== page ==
Are you wondering why your car does not accelerate as fast as you would like it? Changing the wheel size, reducing car weight and lowering center of gravity are factors that affect acceleration. However, inexperienced car owners often overlook the importance of the rolling resistance of the tires they choose.
The friction between the tires and the road will determine its maximum acceleration and its minimum stopping distance. The nature of that friction may mean the difference between death or severe injury, or riding unharmed.
Braking and Coefficients of Friction of Tires
The coefficients of friction for dry roads are approximately 0.7 and 0.4 for its wet counterpart. If you were a racecar driver you would select slick, tires that have no tread. When driving on dry road, you might go as high as 0.9 as your coefficient of friction. However, driving such tires on a wet road may lead to a fatal accident because the coefficient may be as low as 0.1.
A driver must keep their wheels rolling while hitting the brakes because the bottom point of a tire is instantaneously at rest on the road. If there is a substantial difference between kinetic and static friction, a driver will acquire more braking force. For most people, they don’t have time to judge about how hard they step on the brakes while driving, it is often an automatic reaction.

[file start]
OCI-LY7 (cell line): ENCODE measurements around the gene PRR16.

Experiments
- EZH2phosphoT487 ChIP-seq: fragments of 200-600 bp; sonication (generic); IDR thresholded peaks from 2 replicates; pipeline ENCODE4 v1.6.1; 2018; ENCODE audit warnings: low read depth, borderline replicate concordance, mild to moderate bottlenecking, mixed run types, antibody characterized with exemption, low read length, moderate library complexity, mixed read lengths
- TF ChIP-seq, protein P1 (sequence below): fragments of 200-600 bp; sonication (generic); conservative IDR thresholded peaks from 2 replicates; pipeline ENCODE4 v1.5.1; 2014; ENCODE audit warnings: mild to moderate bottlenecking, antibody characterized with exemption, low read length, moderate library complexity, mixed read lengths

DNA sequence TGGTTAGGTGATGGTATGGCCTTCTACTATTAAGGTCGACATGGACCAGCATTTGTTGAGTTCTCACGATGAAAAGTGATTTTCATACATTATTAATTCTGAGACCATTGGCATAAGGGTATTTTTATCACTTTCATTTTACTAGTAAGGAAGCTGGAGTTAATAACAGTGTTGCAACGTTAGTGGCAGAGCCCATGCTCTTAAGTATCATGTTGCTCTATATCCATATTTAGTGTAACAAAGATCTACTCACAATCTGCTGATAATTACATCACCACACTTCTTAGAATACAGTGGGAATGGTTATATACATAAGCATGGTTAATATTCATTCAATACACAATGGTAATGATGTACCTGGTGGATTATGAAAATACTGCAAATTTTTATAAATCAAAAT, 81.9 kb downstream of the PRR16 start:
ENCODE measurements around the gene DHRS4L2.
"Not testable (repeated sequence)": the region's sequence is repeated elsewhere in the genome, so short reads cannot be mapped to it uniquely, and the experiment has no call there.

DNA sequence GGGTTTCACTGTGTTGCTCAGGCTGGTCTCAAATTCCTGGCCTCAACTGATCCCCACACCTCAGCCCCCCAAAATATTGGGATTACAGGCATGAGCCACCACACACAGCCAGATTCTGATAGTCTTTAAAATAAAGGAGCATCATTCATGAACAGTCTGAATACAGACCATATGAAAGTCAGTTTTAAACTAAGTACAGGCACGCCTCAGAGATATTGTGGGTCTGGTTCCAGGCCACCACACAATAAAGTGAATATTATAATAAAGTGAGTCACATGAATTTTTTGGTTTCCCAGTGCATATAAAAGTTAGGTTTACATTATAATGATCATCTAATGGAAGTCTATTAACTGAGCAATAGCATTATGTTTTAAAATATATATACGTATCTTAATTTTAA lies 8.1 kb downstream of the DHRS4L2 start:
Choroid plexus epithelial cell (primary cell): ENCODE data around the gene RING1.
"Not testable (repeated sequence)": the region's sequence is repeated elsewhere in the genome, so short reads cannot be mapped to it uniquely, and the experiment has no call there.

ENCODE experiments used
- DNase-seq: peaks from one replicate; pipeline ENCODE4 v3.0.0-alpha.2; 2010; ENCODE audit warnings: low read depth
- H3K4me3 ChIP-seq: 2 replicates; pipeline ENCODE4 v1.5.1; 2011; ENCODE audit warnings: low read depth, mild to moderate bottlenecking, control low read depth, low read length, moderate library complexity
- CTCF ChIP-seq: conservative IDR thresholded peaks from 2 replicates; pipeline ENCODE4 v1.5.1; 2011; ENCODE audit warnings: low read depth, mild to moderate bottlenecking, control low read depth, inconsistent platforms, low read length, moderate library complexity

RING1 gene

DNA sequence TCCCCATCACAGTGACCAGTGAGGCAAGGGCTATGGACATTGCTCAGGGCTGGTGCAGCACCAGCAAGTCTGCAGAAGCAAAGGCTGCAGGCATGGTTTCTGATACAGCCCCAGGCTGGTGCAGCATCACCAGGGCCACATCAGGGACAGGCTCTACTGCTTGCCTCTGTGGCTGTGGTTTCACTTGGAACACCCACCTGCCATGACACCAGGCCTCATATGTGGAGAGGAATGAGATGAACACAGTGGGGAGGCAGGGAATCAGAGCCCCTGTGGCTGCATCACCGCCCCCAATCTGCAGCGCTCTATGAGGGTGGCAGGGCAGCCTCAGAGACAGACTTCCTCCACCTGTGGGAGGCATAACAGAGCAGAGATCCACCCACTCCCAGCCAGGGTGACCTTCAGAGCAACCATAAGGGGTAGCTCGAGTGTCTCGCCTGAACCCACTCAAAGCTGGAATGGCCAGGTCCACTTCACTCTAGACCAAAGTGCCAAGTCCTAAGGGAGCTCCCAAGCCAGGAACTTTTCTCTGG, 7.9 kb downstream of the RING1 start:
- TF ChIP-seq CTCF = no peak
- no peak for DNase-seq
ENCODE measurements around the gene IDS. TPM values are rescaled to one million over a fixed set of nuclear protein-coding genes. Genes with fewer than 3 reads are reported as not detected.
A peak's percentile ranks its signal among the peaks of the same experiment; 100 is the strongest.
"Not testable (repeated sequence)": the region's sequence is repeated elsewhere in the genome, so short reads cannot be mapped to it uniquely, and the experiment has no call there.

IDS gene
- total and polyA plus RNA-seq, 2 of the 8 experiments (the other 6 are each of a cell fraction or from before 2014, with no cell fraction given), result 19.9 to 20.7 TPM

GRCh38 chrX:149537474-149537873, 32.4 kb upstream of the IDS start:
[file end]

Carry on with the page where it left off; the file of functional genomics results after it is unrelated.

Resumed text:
Choosing Road-Specific Tires
AllStarTire cites that good tires on dry roads don’t have much difference when it comes to sliding and rolling friction. If you reduce the braking force, you get less braking power compared to if you locked them down.
Locking the brakes and letting the tires exert extra effort is not a bad decision on dry and good condition roads. However, once you lock the wheels on wet surfaces, it may lead to an accident or crash.
Certain types of tires exist for different kinds of roads, from rough to all terrain to city driving. Choose the appropriate one based on factors such as rolling resistance and others.